Ecologists spend a whole lot of time studying which qualities—or traits—of which plants make them better or worse at surviving and thriving in a restoration project. The short version usually ends up being that the invasive and/or exotic species (that we're trying to get rid of) have traits a, b, and c; which allow them “win” against the natives’ measly traits x, y, and z.
Plant traits are not a new discovery-- humans have known how to breed species for desired traits for millennia. Many Americans today have long forgotten that the corn we eat isn’t a "natural" species—it comes from early Americans re-planting the teosinte plant with the biggest seeds, over and over again, until we ended up with what we now call corn. Dogs were once wolves. Pigs were once wild boars. If we know which traits make plants perform better in different environments, why don't we breed the species in our natural environment to keep up? If given the time, natural selection would work this out on its own, but unfortunately humans are changing the environment quite a bit faster than evolution is used to.
There’s a little evidence that this happens on accident already, but mostly for species that are already relatively good competitors. Many seeds used in restoration projects are collected from a wild source, but many more are grown in bulk and purchased by seed suppliers. The latter have created a positive feedback loop for themselves—the plants that were already best at growing are grown the most and are sold for cheapest (and therefore sold the most… and therefore grown the most… and so on). Land managers with tight budgets want to sow as many seeds as possible, so the majority of what they buy is whatever’s cheapest. So, because what is cheapest is both the best at growing, and gets sown the most, those species can take over completely! Some prairie restoration practitioners don’t even plant Big Bluestem (Andropogon gerardii) anymore, for this very reason.
A field of Big Bluestem, which presumably
was supposed to be a prairie that contained
other species, too. You can see Big Blue is good at
keeping out weeds, but it's also good at
keeping out the other native prairie plants.
Photo from Big Bluestem Prairie.
In other cases, the species that are the most receptive to being grown in an agricultural field and harvested in bulk are not actually suited for their target environments at all. Chivers et al. call this “the elephant in the room, that is the often inadequate performance of available plant materials under increasingly challenging restoration conditions.” In some arid grasslands, for instance, the establishment rate of sown species is embarrassingly low because the seeds that are available from cultivation grew in an irrigated field, and can't grow at all in dry conditions (which they're sold for)! Sure, extensive breeding and cultivation programs would be expensive, but surely this would be more efficient in the long run than the current status quo of throwing money away on seeds that don’t grow. (Beth Leger from U. Nevada-Reno studies this. Check out her research!)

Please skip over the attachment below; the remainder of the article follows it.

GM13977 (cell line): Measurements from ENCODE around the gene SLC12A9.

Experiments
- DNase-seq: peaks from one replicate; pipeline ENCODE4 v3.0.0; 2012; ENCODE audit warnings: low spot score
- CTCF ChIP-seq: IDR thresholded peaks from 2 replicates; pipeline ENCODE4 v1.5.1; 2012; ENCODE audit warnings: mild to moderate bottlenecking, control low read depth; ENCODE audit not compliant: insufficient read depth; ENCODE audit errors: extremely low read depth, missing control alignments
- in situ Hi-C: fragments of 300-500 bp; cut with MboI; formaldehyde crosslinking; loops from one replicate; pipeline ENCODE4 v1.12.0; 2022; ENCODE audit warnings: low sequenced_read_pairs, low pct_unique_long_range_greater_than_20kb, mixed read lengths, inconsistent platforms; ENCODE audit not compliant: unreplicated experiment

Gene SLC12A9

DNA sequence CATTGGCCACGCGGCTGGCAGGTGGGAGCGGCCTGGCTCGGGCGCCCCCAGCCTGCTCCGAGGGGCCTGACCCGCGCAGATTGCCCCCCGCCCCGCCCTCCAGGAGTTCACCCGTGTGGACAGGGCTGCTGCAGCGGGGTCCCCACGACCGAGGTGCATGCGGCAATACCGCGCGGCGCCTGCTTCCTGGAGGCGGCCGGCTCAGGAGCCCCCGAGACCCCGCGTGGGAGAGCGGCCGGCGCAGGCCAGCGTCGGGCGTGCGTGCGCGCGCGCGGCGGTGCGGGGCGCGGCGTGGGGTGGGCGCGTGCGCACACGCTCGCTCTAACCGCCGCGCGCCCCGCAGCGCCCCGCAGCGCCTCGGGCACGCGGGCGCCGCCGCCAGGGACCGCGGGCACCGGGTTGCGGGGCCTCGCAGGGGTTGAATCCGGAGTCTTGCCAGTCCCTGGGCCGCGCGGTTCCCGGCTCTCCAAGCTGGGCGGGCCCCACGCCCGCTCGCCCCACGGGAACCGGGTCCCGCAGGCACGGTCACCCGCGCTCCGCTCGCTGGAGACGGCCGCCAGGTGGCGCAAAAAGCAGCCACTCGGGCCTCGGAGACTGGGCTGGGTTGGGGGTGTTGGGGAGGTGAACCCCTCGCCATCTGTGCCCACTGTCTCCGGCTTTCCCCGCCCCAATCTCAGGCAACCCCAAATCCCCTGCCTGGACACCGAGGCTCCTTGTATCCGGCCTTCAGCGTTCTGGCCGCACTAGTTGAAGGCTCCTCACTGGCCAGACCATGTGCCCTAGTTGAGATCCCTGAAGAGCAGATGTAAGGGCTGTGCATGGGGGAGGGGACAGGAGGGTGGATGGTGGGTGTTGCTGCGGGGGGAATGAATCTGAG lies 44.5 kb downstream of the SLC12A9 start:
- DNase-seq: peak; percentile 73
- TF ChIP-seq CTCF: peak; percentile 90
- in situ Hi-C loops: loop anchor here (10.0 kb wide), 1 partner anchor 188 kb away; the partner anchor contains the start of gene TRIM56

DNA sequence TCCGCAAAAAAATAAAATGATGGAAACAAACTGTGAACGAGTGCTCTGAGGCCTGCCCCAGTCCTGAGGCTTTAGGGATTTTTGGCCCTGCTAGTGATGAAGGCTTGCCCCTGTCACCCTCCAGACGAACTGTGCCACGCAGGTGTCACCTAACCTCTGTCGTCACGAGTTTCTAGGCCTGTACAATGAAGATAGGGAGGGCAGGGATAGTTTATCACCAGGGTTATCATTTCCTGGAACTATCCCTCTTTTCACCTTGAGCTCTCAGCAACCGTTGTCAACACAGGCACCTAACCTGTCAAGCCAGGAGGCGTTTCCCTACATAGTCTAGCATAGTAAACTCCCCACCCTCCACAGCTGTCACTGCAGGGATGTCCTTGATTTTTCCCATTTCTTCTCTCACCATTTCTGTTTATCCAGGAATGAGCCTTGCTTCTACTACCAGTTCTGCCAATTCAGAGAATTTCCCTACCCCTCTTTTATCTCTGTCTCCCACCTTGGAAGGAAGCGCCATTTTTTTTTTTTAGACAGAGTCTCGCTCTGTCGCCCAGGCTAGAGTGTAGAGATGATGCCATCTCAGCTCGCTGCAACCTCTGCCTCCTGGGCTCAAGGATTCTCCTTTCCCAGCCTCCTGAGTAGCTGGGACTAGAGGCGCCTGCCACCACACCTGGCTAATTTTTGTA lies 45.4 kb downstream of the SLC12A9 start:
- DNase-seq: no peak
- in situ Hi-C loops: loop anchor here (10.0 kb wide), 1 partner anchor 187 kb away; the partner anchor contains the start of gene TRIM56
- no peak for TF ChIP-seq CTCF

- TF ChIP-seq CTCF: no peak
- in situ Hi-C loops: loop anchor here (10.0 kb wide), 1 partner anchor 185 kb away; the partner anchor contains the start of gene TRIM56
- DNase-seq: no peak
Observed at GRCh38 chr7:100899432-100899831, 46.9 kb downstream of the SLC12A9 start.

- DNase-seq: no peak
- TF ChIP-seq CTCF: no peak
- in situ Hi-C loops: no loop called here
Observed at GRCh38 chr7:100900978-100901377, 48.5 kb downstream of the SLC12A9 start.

So what are we waiting for?
One potential hold-up is that there are often trade-offs between traits. We can’t always pick all the characteristics we want without losing some others along the way. For example, plants that get better at making roots are forced to do so at the expense of above-ground mass, due to an eventual limit in resources. Additionally, there is worry that breeding could cause a loss of overall genetic variation—differences in genes of individuals within a species—which would decrease those plants’ ability to adapt to changes up the road (so far, evidence says this won’t be an issue). Scientists are hard at work studying these possible barriers in order to assess the feasibility of breeding programs.
Perhaps the biggest, and most potentially compelling, argument against breeding plants for restoration deals with what, exactly, we are trying to restore. If we are trying to save species and systems, selecting for plants with the best traits makes perfect sense. However, purists will say that native plants that have been bred have lost something special-- and worse, will “pollute” the remnant gene pool with their different genes when they interbreed with the natural, unaltered, populations.
This final issue changes the debate from a scientific to a philosophical one, and forces us to ask hard questions about why we want to restore native ecosystems and what we’re trying to preserve in the process. As more and more native species are displaced by invaders, and more and more of our remaining natural land is cleared, I hope we can make up our minds about it soon.
Citation: Chivers, I. H., T. A. Jones, L. M. Broadhurst, I. W. Mott, and S. R. Larson. 2016. The merits of artificial selection for the development of restoration-ready plant materials of native perennial grasses. Restoration Ecology.
About the authors:
Ian Chivers is at Native Seeds Pty. Ltd. In Australia
Tom Jones, Ivan Mott, and Steve Larson are with USDA in Logan, UT
Linda Broadhurst is at CSIRO National Research Collections, Australia